Poetry- like music- comes in so many flavors. There are poets (like John O'Donahue) who are infinitely merciful and consoling, dispensing grace with every lilting syllable. There are others- like Rilke or David Whyte- who name our silent inward struggles with courage. There are those like Mary Oliver who call our attention to the fragile and magnificent beauty strewn recklessly around us, or Rumi, who offers an invitation to celebrate the soul while tap-dancing barefoot. I adore all these poets. Every once in awhile, though, I can use a dash of a poet who wryly offers the strong bitter draught of painful truth. I now add Scott Cairns to the short and salty list of contemporary poets who write in the tradition of the old Hebrew prophets, calling us to accountability and fearlessly saying what needs to be said, holding up a mirror to our cultural warts and flaws. Here is a bracing poem, an eye-popping chaser that will purge your palate of the lingering sticky-sweet aftertaste of Christmas carols...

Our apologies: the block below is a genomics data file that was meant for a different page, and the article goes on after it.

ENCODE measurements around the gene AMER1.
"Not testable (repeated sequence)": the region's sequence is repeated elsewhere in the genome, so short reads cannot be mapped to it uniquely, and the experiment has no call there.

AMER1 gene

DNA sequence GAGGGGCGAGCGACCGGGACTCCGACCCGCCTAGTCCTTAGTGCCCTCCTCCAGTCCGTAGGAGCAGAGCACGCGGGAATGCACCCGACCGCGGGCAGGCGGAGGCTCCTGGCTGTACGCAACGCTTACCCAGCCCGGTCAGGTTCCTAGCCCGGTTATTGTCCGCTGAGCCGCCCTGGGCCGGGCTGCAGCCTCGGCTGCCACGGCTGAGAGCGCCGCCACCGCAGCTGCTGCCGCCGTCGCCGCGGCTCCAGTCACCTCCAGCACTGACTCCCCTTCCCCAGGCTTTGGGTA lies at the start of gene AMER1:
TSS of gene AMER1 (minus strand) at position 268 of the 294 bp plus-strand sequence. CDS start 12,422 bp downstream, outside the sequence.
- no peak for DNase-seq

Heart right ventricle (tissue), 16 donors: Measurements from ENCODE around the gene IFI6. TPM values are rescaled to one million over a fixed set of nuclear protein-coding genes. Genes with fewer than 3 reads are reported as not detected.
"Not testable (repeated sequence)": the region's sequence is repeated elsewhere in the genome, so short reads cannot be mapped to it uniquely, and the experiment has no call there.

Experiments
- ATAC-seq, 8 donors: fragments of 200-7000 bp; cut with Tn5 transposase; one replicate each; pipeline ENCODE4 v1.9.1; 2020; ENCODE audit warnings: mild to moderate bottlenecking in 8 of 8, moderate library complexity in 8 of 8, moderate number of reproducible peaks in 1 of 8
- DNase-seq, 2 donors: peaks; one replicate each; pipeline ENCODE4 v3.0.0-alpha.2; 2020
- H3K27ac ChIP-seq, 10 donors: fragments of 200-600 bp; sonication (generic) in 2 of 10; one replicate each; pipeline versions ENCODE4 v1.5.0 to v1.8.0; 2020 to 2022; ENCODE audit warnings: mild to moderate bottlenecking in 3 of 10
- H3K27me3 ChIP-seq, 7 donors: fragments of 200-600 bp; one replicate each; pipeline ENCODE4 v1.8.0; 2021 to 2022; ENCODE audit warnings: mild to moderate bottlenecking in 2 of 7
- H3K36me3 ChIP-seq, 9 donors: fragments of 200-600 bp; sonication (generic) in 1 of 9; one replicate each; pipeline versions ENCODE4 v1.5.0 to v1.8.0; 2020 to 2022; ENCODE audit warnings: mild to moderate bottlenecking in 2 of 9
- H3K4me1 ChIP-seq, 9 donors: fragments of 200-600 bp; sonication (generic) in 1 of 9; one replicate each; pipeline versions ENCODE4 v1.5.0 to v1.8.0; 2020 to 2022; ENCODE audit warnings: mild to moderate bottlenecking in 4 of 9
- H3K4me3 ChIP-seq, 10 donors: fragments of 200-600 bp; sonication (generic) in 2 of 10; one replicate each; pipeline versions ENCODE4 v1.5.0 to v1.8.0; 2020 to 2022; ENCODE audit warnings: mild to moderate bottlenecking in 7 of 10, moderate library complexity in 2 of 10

Possible Answers to Prayer
by Scott Cairns (b. 1954)
Your petitions — though they continue to bear
just the one signature — have been duly recorded.
Your anxieties — despite their constant,
relatively narrow scope and inadvertent
entertainment value — nonetheless serve
to bring your person vividly to mind.
Your repentance — all but obscured beneath
a burgeoning, yellow fog of frankly more
conspicuous resentment — is sufficient.
Your intermittent concern for the sick,
the suffering, the needy poor is sometimes
recognizable to me, if not to them.
Your angers, your zeal, your lipsmackingly
righteous indignation toward the many
whose habits and sympathies offend you --
these must burn away before you’ll apprehend
how near I am, with what fervor I adore
precisely these, the several who rouse your passion.